The student-led movement to end mass atrocities.

Sudan, South Sudan, and Government-Sponsored Violence


This post, written by Natasha Kieval, STAND Programs Intern, details the ongoing conflict between Sudan and South Sudan, specifially that in the states of South Kordofan and Blue Nile. 

Last week the Tom Lantos Human Rights Commission held a hearing on the Sudans, government-sponsored violence, and the extent of the humanitarian crisis that subsequently emerges. Peace negotiations regarding Darfur are continuing in Doha. Since 2011, there has also been ongoing conflict in the southern Sudanese states of South Kordofan and Blue Nile, of which the principal victims are civilians. Although they were part of the southern struggle for liberation, these two states were treated differently during the negotiations of the 2005 Comprehensive Peace Agreement (CPA) and are now considered part of the north, without self-determination. Today’s conflicts arise between Khartoum’s government forces (SAF) and opposition groups including the Sudan People’s Liberation Movement-North (SPLM-N). The SAF also recruits poorly trained local militias that pit communities against each other. The conflicts between the government and the opposition have largely reached a stalemate which has caused the government to resort to aerial bombardment. This bombardment not only kills civilians but destroys the land, making the people unable to farm and feed themselves. As a result of the violence and systematic discrimination, 95% of people in South Kordofan have less than 1 meal per day, and this year, 1 in 5 households will experience a large gap in accessibility to food. The government is also preventing humanitarian access to most opposition-controlled areas. There have also been reports of increased ethnic tensions, especially in the Jonglei state of South Sudan. Currently, 2.3 million Darfuris are displaced, including 300,000 refugees in Chad and 1.5 million people are displaced in the state of South Kordofan. In total, 5 million Sudanese need humanitarian assistance.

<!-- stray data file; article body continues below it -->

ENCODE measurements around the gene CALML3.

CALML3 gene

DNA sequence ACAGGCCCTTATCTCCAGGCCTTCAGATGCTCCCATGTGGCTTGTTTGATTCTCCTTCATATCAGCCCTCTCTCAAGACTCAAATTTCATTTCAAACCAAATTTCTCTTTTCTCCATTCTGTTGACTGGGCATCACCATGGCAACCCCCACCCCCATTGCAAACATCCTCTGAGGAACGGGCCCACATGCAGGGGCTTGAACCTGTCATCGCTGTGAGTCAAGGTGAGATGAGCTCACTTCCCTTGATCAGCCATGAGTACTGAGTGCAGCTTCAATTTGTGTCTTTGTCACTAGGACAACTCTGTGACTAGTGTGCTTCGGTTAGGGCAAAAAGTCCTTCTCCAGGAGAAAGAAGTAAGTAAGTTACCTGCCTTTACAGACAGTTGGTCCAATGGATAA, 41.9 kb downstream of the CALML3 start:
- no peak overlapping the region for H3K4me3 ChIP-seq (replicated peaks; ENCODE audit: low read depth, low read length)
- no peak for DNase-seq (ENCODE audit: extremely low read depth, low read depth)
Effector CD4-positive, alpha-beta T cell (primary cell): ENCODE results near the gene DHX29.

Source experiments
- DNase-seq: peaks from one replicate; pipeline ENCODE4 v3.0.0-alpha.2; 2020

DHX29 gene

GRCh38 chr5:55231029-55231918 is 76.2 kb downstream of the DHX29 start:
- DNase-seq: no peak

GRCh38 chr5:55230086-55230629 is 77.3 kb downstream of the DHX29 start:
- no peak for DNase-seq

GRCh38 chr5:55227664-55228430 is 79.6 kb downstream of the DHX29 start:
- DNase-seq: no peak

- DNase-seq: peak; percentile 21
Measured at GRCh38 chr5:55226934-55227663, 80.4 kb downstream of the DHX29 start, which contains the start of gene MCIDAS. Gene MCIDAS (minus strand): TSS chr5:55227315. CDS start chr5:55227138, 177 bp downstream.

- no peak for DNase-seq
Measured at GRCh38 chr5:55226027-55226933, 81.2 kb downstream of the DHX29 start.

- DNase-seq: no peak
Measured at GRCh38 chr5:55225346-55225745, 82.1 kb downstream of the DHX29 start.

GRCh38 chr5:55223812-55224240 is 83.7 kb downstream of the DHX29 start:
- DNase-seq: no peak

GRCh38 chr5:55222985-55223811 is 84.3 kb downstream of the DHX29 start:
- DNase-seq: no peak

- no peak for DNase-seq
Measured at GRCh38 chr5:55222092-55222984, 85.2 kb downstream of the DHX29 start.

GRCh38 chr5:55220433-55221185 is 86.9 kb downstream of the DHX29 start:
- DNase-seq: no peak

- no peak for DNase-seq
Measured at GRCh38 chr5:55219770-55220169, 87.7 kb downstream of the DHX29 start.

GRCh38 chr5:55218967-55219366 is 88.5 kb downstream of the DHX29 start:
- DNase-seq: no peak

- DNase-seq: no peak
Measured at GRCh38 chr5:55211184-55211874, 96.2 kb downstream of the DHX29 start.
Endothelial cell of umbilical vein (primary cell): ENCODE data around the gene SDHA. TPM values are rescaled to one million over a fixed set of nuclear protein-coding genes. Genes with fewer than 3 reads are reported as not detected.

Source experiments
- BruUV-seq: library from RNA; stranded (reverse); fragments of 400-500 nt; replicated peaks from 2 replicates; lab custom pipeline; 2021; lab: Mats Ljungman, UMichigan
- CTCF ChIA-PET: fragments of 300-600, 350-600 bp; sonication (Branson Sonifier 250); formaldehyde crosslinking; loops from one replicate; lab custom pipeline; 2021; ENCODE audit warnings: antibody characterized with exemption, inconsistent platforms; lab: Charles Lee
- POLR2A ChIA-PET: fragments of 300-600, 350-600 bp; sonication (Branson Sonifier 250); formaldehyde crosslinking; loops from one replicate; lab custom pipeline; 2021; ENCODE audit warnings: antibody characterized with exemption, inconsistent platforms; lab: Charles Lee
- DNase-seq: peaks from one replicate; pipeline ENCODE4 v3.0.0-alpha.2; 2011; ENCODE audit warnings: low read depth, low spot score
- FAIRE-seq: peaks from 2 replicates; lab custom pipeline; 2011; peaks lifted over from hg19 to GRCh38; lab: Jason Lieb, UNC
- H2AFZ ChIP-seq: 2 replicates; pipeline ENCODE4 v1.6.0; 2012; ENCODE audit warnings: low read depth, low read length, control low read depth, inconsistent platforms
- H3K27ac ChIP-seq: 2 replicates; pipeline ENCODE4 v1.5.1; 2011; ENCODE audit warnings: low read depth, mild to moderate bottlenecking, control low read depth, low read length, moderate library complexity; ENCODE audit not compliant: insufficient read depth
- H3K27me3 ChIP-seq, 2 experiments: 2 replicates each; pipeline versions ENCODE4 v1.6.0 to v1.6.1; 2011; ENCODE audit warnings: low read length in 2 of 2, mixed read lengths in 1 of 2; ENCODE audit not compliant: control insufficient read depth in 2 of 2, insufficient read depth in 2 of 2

According to Nancy Lindborg of USAID, the main drivers of the conflict include loss of oil revenue due to the separation (Sudan lost 75% of its revenue when South Sudan separated) and accusations by both sides that the other is supporting armed groups. John Prendergast, of the Enough Project, spoke about what the US government can do to help end the conflict: promote a comprehensive peace, support the Sudanese Revolutionary Front (SRF), which is a coalition of opposition groups, and support independent news and TV. Prendergast also suggested enhancing coalition building and helping civil administration groups to build institutional capacity. E.J. Hogendoorn of the International Crisis Group added that any post-Bashir transitional government must include the current government, the National Congress Party (NCP). Current Sudanese President Bashir has gone back and forth on whether he will seek re-election in 2015. The NCP is also experiencing economic difficulty, but it remains in power and continues to pursue violence.

While conflicts like that in Sudan often seem out-of-reach and unchangeable, it is important to remember how vital students are in bringing attention to them. One recurring theme during the hearing was the importance of students’ involvement in publicizing the Sudan conflict. This was mentioned by not only activist John Prendergast but also Rep. Frank Wolf. Members of Congress are listening, and they want to hear your voice. Don’t just stand by, stand up!


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